Harnessing the huge potential of software

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23rd January 2024

Approximately half of the spinout companies created in Oxford involve software. In response to a recent government-commissioned review calling for specific terms for ventures exclusively focused on software, OUI's Dr Richard Auburn shares his views.

In the digital age, it should come as no surprise that around half of the spinout companies created at Oxford involve software.

From AI-powered medical diagnostic tools to intelligent battery management systems, software is at the heart of so many impactful innovations from the University.

It was equally unsurprising to see software featuring prominently in the recent government-commissioned review of university spinouts, co-chaired by our own Vice-Chancellor, Professor Irene Tracey. The review recommends that software spinouts be subject to separate guidance around deal terms developed jointly by universities, founders and investors. University equity of up to 10% is viewed as a fair stake for this type of venture, which is often seen as less IP-intensive than areas such as hardware or pharmaceuticals and may require less institutional support before spinning out. The government has welcomed the review – aimed at encouraging academic entrepreneurship and maximising the enormous potential of the UK’s university innovation sector – and has accepted its recommendations.

Life sciences companies are frequently based on years of research within the university, but these opportunities are not risk-free as much technical and commercial development must be undertaken post-company formation. Software development supports faster timelines and is expected to have lower technical risk. The commercial risks remain high as competitors’ barriers to market entry are lower.

While it’s rare that a spinout can genuinely be described as “software-only” – other forms of IP, including patentable material, are typically part of the package – undoubtedly, more and more of Oxford’s entrepreneurial minds are exploring how software can help tackle the pressing issues of the 21st century. This may be partly thanks to the increasing number and range of subject matter experts creating software for others to use.

In my field, the life sciences, there are countless examples of innovative, life-changing ideas with software at their core. Akrivia Health integrates vast, disparate amounts of information into a single dataset, paving the way for researchers to make much-needed breakthroughs for mental health and dementia. Akrivia’s IP is based on over a decade’s painstaking work to turn unstructured, free-text records into a useable resource for academia, the NHS and industry. Billions of anonymised data points will tell us more about illnesses such Alzheimer’s and depression, identify which treatments are working for which patients, and potentially help uncover new therapies to help improve quality of life for millions of patients.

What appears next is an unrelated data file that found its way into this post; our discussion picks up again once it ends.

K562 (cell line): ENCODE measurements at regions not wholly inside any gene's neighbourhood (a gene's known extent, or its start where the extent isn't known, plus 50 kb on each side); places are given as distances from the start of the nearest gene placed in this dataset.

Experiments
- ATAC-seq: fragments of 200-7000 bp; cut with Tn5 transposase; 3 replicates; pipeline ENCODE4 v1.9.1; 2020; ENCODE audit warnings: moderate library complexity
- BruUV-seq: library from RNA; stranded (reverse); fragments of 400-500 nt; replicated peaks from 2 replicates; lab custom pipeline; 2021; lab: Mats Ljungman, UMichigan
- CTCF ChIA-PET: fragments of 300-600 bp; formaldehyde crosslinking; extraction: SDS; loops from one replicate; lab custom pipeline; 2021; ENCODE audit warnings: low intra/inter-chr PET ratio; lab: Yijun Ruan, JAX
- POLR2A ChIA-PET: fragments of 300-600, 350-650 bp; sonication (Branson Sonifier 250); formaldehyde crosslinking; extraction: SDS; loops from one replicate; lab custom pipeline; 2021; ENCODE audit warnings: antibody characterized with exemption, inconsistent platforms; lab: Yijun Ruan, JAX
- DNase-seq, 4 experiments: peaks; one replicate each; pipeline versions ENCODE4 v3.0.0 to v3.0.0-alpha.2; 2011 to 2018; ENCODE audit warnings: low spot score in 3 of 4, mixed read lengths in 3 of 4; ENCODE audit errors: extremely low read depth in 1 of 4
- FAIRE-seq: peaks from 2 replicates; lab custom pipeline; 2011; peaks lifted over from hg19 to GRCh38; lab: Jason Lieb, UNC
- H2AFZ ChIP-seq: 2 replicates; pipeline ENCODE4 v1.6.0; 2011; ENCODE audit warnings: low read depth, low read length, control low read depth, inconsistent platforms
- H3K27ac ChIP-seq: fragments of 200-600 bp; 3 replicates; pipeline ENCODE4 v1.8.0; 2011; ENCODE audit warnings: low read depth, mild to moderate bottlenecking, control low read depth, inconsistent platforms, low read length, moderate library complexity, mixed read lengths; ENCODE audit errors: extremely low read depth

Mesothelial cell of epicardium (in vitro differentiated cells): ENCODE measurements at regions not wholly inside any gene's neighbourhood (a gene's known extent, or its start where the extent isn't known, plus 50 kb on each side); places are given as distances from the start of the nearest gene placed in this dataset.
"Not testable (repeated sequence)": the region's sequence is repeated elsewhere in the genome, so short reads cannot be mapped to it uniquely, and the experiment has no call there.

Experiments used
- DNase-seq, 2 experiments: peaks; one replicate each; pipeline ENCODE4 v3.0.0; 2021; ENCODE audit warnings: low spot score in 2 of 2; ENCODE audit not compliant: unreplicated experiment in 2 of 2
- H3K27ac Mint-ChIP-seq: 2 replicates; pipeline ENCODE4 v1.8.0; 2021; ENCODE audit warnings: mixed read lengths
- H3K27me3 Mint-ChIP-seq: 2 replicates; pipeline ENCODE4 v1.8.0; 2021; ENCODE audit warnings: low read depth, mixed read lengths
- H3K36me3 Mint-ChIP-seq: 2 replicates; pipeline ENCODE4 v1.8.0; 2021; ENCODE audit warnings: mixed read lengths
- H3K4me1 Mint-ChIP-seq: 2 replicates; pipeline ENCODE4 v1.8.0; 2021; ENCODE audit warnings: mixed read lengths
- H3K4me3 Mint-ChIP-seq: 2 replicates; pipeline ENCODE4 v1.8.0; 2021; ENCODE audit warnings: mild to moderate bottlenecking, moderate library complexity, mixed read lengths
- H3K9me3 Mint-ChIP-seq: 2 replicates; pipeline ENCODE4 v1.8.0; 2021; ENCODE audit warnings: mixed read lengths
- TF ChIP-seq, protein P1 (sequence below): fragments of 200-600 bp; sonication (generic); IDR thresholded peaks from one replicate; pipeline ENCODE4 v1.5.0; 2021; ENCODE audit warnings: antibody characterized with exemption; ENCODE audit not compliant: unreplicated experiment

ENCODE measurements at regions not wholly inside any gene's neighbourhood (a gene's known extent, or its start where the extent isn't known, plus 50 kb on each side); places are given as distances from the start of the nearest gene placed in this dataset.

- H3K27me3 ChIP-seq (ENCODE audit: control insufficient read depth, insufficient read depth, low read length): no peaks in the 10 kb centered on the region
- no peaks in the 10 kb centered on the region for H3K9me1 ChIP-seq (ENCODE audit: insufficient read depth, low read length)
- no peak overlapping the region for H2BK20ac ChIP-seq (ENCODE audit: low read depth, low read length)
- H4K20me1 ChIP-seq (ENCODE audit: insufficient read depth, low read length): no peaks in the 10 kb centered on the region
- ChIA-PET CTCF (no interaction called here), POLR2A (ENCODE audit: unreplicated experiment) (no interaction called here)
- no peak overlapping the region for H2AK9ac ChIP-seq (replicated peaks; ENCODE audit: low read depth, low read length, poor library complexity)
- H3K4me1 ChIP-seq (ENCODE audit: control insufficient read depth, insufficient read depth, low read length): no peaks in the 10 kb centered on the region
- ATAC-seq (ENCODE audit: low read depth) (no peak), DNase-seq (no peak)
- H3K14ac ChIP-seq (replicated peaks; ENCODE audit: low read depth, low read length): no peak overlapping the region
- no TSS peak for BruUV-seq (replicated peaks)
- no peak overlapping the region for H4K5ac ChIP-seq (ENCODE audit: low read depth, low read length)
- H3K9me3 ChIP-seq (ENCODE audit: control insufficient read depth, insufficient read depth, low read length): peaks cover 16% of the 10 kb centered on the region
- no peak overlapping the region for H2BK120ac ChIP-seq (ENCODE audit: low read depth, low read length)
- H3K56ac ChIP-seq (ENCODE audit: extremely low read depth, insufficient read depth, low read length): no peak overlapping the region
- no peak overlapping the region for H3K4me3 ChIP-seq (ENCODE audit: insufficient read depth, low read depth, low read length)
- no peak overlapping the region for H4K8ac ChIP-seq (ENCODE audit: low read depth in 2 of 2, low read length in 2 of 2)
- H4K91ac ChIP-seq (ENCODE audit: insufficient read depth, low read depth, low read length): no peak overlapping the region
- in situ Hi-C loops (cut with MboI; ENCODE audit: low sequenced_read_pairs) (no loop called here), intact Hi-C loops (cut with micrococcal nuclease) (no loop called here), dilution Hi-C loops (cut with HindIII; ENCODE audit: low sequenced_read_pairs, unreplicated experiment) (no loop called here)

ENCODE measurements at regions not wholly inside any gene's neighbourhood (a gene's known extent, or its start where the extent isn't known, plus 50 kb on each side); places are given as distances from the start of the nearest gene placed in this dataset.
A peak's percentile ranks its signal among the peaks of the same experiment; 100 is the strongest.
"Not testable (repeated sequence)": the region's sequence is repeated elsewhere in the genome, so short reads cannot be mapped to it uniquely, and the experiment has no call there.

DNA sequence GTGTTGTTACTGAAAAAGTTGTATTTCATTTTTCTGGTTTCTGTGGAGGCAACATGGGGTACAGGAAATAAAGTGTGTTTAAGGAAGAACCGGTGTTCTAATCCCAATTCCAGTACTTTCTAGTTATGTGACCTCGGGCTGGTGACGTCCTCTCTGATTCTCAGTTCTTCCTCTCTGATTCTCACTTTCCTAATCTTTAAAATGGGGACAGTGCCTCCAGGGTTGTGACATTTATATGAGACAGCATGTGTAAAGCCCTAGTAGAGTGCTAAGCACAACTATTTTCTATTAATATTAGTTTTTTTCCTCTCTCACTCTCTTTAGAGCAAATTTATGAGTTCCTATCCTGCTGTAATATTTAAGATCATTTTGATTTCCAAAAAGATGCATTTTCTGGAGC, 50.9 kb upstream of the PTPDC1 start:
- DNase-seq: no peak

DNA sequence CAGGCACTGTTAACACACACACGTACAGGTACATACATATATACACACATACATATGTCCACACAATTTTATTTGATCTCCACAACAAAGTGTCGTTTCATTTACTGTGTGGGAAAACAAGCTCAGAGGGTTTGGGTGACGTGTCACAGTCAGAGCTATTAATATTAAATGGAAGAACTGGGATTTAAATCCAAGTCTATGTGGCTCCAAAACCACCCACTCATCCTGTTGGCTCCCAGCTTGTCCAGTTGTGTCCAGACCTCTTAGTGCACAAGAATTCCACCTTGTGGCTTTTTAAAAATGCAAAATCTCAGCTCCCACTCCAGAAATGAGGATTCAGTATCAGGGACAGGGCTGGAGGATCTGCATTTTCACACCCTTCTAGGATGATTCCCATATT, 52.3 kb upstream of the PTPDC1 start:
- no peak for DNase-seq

Another Oxford spinout company making waves in the dementia space is Neu Health. A talented team, led by Caroline Cake, are developing a smartphone-based platform that enables remote monitoring of Parkinson’s and dementia patients and optimises condition management and care.

There are plenty of fantastic examples outside the life sciences sector, including Mind Foundry, an Oxford spinout empowering organisations to create, implement and monitor AI and machine learning models. Spun out of Oxford’s Department of Engineering Science, Mind Foundry’s technology has tackled problems as diverse as malaria spread and insurance fraud. The movement towards AI-related software has been growing over the past decade and will only pick up pace as the technology develops and becomes more accessible.

Software spinouts exist on a spectrum, from companies where software is the substantive basis of the company to others where software forms part of the “smart stuff” underpinning, for example, a device’s hardware. Software can be everything from information management platforms to specific AI algorithms – the possibilities are endlessly diverse. That’s one of the reasons venture capital initially grew as an asset class around software companies. Software-only companies tend to require less capital at the outset and can both get to market and scale quickly by avoiding costly and time-consuming tasks such as manufacturing a physical product.

There are plenty of ways to get software to deliver a positive real-world impact. I’d suggest four key approaches:

  1. Seek investment to create a fast-growing for profit company
  2. Licence software to one or several existing companies
  3. Start a purpose-led venture with societal benefit at the new venture’s core
  4. Open-source code. Open-source software can be monetised by offering support or services alongside making the software available to others.

For some entrepreneurs, it might be advisable to use a combination of more than one approach. There isn’t a right or wrong way to make software available; nor is there a one-size-fits-all approach. One of our roles as a technology transfer office is to help members of the University community find a way forward that fits their circumstances and ambitions.

My take-home message for the University community is that software has enormous potential, and your options to create impact and, potentially, a financial return are similarly diverse.


photo (c) John Cairns

Dr Richard Auburn
Principal Licensing and Ventures Manager, Oxford University Innovation

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